Arthur Smilios

Musician — New York

Name, where are you from?
Arthur Smilios, born and raised (and most likely going to die) in New York City.

What do you do?
I am the manager of the New York Wooster shop and bassist for Gorilla Biscuits.

Describe your style in three words:
Retro Modern Dandy.

Which music defines the teenage you?
British Punk, especially The Clash. Joe taught me about politics and Paul was the standard of cool.

What new music/bands are you listening to?
Dead Heavens, a local NYC band who is destined for great things; Youth Code, from Los Angeles; Leon Bridges. Sharp Shock, out of LA. They are composed of a Brit, New Zealander, and an American, so they reflect the cosmopolitan nature of Mod. They remind me of The Jam—especially Davey’s vocals.

What was the first song you played on repeat?
“My Generation,” by The Who. It spoke to angry teenage me, and as an aspiring bassist, John Entwistle’s four-bar solos are both mind-bending and iconic.

A song from your favourite album?
"Hey Now!” from What’s the Story (Morning Glory)?

A song you wish you’d written?
“Uptight,” by Stevie Wonder.

A British icon or band who inspire your sound?
The Who, Oasis, The Clash, and The Beatles—to name but four of about 1,429.

What is the last piece of music you bought?
I’m on a Motown kick lately, so it’s most likely early Stevie Wonder or Smokey Robinson; Noel Gallagher’s latest, “Who Built the Moon?”

Best song to bring people together?
“All You Need is Love,” by The Beatles.

What has been your all-time favourite gig?
The Pogues/Billy Bragg, at Roseland Ballroom; The Who/The Clash, at Shea Stadium.

Best love song of all time?
“Rainy Night in Soho,” by The Pogues; “Maybe I’m Amazed,” by Paul McCartney; “She is Love,” by Oasis.

Is there a song you like that people wouldn’t expect?
Anything from Neil Diamond. He is a fellow New York native, who has a knack for writing a good tune—plus, I grew up listening to him, as my parents were huge fans.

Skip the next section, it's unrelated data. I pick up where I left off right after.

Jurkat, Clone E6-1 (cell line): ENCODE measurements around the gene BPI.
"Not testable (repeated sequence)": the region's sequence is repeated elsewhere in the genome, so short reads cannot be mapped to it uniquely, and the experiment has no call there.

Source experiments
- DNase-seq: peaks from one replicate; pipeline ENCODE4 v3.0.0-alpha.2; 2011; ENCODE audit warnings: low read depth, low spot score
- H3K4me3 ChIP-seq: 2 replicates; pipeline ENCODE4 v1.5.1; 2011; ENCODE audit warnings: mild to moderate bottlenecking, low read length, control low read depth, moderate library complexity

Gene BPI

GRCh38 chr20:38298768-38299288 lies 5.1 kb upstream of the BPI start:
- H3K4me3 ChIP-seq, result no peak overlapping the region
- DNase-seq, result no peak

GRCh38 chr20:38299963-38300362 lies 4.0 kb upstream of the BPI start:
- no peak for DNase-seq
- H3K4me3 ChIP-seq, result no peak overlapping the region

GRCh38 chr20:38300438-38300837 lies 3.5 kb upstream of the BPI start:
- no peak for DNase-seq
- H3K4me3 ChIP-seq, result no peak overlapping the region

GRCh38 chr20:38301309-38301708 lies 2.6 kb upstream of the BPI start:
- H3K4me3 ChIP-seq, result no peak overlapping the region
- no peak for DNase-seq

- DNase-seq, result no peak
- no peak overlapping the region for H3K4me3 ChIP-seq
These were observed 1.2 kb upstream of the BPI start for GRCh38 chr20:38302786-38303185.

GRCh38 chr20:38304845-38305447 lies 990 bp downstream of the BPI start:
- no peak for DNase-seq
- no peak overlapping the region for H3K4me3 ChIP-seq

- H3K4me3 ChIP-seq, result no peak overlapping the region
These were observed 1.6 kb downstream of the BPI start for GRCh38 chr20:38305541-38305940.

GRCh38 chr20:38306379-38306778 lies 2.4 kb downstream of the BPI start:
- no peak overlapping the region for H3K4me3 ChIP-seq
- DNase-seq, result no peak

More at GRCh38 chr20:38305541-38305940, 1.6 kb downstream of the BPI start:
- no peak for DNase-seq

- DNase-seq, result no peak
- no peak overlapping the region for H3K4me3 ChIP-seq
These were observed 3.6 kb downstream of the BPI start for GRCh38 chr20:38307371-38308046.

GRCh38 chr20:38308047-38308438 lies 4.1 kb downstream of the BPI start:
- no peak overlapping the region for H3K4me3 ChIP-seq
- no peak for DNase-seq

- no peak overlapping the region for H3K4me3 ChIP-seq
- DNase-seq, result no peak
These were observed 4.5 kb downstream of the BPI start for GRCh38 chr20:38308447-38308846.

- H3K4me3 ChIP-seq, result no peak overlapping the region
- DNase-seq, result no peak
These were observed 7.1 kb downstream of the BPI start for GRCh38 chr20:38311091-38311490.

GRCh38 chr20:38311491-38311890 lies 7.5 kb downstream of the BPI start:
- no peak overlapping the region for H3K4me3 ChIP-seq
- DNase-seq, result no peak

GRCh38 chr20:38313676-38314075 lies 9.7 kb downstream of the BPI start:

Name, where are you from?
Arthur Smilios, born and raised (and most likely going to die) in New York City.

What do you do?
I am the manager of the New York Wooster shop and bassist for Gorilla Biscuits.

Describe your style in three words:
Retro Modern Dandy.

Which music defines the teenage you?
British Punk, especially The Clash. Joe taught me about politics and Paul was the standard of cool.

What new music/bands are you listening to?
Dead Heavens, a local NYC band who is destined for great things; Youth Code, from Los Angeles; Leon Bridges. Sharp Shock, out of LA. They are composed of a Brit, New Zealander, and an American, so they reflect the cosmopolitan nature of Mod. They remind me of The Jam—especially Davey’s vocals.

What was the first song you played on repeat?
“My Generation,” by The Who. It spoke to angry teenage me, and as an aspiring bassist, John Entwistle’s four-bar solos are both mind-bending and iconic.

A song from your favourite album?
"Hey Now!” from What’s the Story (Morning Glory)?

A song you wish you’d written?
“Uptight,” by Stevie Wonder.

A British icon or band who inspire your sound?
The Who, Oasis, The Clash, and The Beatles—to name but four of about 1,429.

What is the last piece of music you bought?
I’m on a Motown kick lately, so it’s most likely early Stevie Wonder or Smokey Robinson; Noel Gallagher’s latest, “Who Built the Moon?”

Best song to bring people together?
“All You Need is Love,” by The Beatles.

What has been your all-time favourite gig?
The Pogues/Billy Bragg, at Roseland Ballroom; The Who/The Clash, at Shea Stadium.

Best love song of all time?
“Rainy Night in Soho,” by The Pogues; “Maybe I’m Amazed,” by Paul McCartney; “She is Love,” by Oasis.

Is there a song you like that people wouldn’t expect?
Anything from Neil Diamond. He is a fellow New York native, who has a knack for writing a good tune—plus, I grew up listening to him, as my parents were huge fans.

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